Christopher Bird’s review published on Letterboxd:
Guess what: this is the best film of 2017 so far.
(I am not counting MOONLIGHT when I say that since although I saw that one in 2017 it's a 2016 release. Although comparing two radically different films is an exercise in futility, whatever, we're here on Letterboxd and that is what we do here, so I would say MOONLIGHT is very, very slightly better, but man, the margins are so thin and they're trying to do such different things. Where was I?)
Perhaps this film resonated for me so greatly because it's really a story about someone who becomes radicalized into action by being a witness, and right now I think that story is one that is exceptionally relevant because a whole lot of people are getting more radicalized by the day as they witness horrible acts taking place. The movie takes its time to develop a character who begins as being mostly self-interested (and when he isn't it's motivation to care for his daughter, and not to downplay the work parents do, but caring for your kids is one step above pure self-interest on the motivation scale and we all know it) and who, by recognition of other people's suffering and by the fact that he is in a unique position to help, ultimately puts his own life at risk repeatedly in order to save people.
That sounds like an easy character progression because it's so naturalistic, but think for a second about how so few films manage to do that story arc well when they try it out. Most just fuck it up at least partially. Many fuck it up completely. But A TAXI DRIVER nails it, and in the process of nailing it makes you realize how badly other films do it.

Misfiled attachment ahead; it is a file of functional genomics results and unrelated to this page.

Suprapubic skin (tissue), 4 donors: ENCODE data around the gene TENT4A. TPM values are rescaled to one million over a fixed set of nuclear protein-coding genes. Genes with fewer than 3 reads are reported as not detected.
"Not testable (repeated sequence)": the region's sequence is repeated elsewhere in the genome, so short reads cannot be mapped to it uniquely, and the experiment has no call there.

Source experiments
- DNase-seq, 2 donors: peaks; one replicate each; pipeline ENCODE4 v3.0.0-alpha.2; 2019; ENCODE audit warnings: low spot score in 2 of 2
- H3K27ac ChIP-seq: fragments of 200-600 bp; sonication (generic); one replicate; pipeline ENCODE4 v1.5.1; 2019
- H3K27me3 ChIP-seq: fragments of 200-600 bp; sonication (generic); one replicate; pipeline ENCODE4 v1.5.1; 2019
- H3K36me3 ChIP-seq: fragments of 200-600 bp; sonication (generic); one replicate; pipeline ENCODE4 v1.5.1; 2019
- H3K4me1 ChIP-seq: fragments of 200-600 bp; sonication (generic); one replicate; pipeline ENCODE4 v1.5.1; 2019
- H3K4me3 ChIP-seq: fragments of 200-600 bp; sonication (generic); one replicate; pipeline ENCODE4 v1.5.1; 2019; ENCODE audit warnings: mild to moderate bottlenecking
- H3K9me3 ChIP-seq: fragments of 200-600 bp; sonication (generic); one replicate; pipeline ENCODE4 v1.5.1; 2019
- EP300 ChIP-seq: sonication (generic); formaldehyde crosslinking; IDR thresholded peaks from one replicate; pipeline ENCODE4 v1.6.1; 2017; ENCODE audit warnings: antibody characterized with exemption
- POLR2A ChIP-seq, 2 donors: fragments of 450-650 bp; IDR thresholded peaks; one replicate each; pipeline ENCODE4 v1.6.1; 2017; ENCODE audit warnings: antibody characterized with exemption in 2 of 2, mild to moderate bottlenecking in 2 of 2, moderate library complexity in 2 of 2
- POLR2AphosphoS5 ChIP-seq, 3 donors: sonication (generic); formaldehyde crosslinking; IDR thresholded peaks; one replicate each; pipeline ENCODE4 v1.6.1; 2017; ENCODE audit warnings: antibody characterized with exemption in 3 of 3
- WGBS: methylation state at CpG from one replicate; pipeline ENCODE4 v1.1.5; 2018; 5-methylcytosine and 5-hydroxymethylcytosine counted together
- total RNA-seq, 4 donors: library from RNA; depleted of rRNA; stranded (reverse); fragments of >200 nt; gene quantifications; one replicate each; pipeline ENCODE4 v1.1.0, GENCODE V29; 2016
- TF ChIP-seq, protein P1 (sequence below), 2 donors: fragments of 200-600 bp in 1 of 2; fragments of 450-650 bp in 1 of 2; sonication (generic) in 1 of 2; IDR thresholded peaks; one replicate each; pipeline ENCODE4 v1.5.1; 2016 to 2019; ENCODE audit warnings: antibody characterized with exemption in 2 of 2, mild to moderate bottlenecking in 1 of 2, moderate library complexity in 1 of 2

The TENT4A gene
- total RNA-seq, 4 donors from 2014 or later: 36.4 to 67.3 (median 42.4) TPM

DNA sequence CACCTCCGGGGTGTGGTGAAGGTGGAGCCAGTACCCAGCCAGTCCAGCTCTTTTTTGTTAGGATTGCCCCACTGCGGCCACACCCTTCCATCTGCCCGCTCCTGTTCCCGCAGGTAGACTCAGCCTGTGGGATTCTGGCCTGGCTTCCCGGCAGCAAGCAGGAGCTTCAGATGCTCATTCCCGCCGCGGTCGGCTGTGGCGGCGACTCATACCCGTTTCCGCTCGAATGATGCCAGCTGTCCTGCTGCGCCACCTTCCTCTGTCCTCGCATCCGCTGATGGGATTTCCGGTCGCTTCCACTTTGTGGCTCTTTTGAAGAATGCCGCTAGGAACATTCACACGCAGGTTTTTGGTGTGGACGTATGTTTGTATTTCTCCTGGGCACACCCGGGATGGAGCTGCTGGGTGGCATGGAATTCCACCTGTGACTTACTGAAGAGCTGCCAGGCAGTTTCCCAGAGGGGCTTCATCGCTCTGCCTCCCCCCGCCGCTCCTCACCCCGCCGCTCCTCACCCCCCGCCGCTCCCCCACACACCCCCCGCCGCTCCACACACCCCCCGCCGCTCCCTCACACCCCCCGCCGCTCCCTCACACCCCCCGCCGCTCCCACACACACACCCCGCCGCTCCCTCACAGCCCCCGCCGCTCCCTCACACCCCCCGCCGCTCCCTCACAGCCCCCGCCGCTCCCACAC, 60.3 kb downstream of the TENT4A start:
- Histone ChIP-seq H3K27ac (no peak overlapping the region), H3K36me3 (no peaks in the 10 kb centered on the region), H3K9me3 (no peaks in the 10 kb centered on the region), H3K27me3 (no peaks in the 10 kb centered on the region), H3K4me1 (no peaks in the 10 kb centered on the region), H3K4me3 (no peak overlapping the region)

What's important here, and what really grounds the film, is that the various freedom fighters and citizens of Gwangju aren't heroic archetypes. They mock and they berate and they skive all in their various ways, because that's the point: these are just ordinary people. Ordinary people fuck up in tiny ways on a daily basis, because that's who we are, but ordinary people can also find greatness within them, and that's really the point of the movie.
The leads are both perfect choices to convey this message. You don't get more "ordinary" than Song Kang-Ho, who isn't ordinary, but has common-man touch in his blood (and furthermore at this point needs to be recognized as one of the great actors of our time; seriously, look at his filmography sometime, it's an embarrassment of riches). Thomas Kretschmann, for his part, brings his reporter on the same journey to radicalization without making it obvious that this is what he's doing; at the beginning you can believe he's idealistic, but soon you come to realize he's consumed by his work and has lost a lot of connection to other people, and for him the movie is about finding that again (while barely being able to communicate with almost everybody around him).
The direction and shot selection and cinematography and art direction are all also flawless. This is a gorgeous movie to watch; there are shots that need to be stolen by other directors, and most of them are unobtrusive. You won't notice on a first watch until you think back and say to yourself "...that was a really, really good shot."
Seriously. It's amazing and you owe it to yourself to go see it.